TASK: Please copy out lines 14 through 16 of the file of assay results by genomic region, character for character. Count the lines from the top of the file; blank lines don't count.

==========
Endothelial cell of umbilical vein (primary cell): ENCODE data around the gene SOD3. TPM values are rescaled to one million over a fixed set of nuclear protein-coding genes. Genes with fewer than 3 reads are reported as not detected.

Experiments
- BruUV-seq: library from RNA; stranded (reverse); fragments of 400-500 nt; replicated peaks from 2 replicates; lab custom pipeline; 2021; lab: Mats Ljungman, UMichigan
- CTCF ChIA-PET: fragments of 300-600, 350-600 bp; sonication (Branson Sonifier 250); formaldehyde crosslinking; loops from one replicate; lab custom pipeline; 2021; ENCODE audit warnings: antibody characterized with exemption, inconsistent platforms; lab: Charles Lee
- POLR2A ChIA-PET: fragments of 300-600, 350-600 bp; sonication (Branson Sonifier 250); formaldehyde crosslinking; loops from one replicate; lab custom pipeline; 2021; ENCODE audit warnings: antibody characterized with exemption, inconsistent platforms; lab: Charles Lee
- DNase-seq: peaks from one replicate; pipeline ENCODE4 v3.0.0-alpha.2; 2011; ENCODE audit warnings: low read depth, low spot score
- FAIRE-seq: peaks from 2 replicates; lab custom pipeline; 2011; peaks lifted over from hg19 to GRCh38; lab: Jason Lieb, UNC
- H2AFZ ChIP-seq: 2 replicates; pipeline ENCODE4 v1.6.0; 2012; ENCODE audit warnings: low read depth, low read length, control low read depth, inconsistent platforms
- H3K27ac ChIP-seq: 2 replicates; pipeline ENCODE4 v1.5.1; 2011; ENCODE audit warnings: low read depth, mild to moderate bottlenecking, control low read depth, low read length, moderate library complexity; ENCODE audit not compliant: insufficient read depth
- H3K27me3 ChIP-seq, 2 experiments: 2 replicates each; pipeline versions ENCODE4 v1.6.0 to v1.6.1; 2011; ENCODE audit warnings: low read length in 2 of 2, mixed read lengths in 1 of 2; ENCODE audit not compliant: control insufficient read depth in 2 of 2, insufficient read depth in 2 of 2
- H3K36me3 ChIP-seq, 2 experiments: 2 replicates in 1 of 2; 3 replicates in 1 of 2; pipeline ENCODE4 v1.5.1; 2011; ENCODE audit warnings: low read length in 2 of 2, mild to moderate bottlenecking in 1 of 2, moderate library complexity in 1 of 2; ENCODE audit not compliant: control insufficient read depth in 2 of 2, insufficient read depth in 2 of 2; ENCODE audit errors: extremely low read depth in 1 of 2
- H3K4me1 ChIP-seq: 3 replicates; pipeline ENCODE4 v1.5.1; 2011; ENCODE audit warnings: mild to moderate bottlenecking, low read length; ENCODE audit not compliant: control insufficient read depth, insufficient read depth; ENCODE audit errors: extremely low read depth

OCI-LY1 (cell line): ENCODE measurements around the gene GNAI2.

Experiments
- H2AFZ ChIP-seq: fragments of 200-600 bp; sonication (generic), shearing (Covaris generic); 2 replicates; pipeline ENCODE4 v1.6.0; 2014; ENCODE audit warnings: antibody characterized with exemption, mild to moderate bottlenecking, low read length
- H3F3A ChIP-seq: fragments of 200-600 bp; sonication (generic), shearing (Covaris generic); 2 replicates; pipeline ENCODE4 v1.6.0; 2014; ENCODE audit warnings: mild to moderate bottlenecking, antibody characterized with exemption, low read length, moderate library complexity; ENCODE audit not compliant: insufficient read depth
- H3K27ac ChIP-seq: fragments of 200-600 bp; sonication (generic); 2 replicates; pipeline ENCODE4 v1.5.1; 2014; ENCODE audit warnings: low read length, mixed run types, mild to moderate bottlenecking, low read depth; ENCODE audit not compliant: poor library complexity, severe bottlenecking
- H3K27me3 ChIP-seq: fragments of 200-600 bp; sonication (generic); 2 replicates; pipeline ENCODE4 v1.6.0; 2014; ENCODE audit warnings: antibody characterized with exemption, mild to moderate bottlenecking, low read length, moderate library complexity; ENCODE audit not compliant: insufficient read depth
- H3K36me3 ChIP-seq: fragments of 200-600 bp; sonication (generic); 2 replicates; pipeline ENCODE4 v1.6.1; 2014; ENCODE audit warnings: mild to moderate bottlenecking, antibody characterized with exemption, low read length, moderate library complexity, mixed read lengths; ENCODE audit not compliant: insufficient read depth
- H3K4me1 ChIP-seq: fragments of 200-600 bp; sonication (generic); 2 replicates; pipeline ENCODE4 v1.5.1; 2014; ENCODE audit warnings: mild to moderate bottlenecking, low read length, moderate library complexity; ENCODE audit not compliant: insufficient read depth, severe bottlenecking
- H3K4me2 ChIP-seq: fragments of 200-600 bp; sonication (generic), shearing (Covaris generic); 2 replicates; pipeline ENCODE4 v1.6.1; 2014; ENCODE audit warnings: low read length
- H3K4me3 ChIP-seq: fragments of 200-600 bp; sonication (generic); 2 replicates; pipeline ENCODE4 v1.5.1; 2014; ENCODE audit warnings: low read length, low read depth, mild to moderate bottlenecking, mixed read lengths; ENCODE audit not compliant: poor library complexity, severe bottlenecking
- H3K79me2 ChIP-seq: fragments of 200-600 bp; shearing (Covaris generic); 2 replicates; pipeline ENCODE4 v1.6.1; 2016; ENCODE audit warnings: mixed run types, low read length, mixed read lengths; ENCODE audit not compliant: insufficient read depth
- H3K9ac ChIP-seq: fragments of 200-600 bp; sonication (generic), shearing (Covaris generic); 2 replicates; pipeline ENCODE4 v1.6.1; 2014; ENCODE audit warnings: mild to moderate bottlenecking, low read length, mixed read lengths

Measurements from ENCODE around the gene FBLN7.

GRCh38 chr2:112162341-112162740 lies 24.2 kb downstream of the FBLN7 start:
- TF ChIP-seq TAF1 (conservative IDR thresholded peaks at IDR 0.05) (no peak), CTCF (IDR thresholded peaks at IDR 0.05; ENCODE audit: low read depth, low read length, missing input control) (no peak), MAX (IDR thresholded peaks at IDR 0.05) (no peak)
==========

Experiments
- H2AFZ ChIP-seq: fragments of 200-600 bp; sonication (generic), shearing (Covaris generic); 2 replicates; pipeline ENCODE4 v1.6.0; 2014; ENCODE audit warnings: antibody characterized with exemption, mild to moderate bottlenecking, low read length
- H3F3A ChIP-seq: fragments of 200-600 bp; sonication (generic), shearing (Covaris generic); 2 replicates; pipeline ENCODE4 v1.6.0; 2014; ENCODE audit warnings: mild to moderate bottlenecking, antibody characterized with exemption, low read length, moderate library complexity; ENCODE audit not compliant: insufficient read depth